Hannibal has the height of an NBA big man and, as a member of the team staff, was often wearing Wizards gear this past season. That would cause confusion at home games where just about every night fans would ask him for autographs or mistake him for Ian Mahinmi or Daniel Ochefu. Sometimes he would oblige at the urge of a kid's parents. Once he signed one, the autograph requests would come in droves.

He is 6-10 and goes by the imposing name of 'Hannibal,' yet Jasonn has the demeanor of a gentle giant. His response to those asking for autographs or pictures would sometimes be: "I'm just a rebounder."

He wasn't actually on the team. Now, with the Wizards' Summer League squad, he can't say that anymore.

[RELATED: Bradley Beal on his summer and the Wizards' offseason]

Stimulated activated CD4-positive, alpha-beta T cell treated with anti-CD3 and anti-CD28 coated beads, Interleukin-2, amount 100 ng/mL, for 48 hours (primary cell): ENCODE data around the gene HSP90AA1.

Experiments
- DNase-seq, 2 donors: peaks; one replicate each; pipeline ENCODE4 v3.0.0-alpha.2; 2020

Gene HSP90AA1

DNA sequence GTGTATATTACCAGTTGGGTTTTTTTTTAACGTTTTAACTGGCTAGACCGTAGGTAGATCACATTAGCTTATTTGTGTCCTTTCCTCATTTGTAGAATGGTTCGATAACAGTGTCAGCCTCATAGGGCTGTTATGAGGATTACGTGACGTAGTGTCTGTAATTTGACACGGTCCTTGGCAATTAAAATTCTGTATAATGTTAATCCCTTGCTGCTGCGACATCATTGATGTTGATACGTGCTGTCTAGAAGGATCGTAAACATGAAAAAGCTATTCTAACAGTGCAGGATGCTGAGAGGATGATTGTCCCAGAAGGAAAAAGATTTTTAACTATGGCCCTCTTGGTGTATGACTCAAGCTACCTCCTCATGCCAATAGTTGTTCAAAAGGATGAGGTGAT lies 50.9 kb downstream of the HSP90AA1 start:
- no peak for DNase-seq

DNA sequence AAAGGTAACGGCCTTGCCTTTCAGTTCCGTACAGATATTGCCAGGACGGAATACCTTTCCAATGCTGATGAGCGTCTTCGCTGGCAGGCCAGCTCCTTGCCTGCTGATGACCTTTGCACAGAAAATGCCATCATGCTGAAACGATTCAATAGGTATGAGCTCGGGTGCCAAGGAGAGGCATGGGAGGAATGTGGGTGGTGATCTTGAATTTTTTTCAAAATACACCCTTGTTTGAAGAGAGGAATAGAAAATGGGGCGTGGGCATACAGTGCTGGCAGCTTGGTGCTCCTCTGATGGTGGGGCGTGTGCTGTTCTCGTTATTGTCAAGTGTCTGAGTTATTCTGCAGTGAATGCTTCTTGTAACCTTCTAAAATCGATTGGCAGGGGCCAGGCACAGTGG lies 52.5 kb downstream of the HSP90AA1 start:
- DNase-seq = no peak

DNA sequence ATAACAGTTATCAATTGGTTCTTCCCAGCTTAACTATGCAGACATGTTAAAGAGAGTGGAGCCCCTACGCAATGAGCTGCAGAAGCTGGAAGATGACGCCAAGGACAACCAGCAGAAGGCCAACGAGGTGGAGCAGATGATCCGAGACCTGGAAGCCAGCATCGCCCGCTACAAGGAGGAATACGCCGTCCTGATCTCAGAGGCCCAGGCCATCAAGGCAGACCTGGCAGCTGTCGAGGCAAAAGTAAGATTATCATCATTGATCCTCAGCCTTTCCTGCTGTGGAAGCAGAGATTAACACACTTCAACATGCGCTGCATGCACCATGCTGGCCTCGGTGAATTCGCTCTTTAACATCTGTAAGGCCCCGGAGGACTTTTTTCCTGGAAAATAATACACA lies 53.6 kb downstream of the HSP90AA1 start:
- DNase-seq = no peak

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Yuta Watanabe is chasing NBA dream, hoping to lead the way for Japanese basketball players

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USA TODAY Sports

Yuta Watanabe is chasing NBA dream, hoping to lead the way for Japanese basketball players

Before meeting with local basketball media following his pre-draft workout with the Washington Wizards on Thursday at Capital One Arena, George Washington forward Yuta Watanabe first addressed a swath of reporters from his home country of Japan. Then, while he talked to the American contingent, cameras from Japanese news outlets trailed him from a distance, documenting even the media part of his experience.

Watanabe, who played four years for the Colonials in Foggy Bottom, is now chasing an NBA dream with an entire country's hope on his shoulders. He is aiming to become just the second Japanese-born player to reach basketball's pinnacle.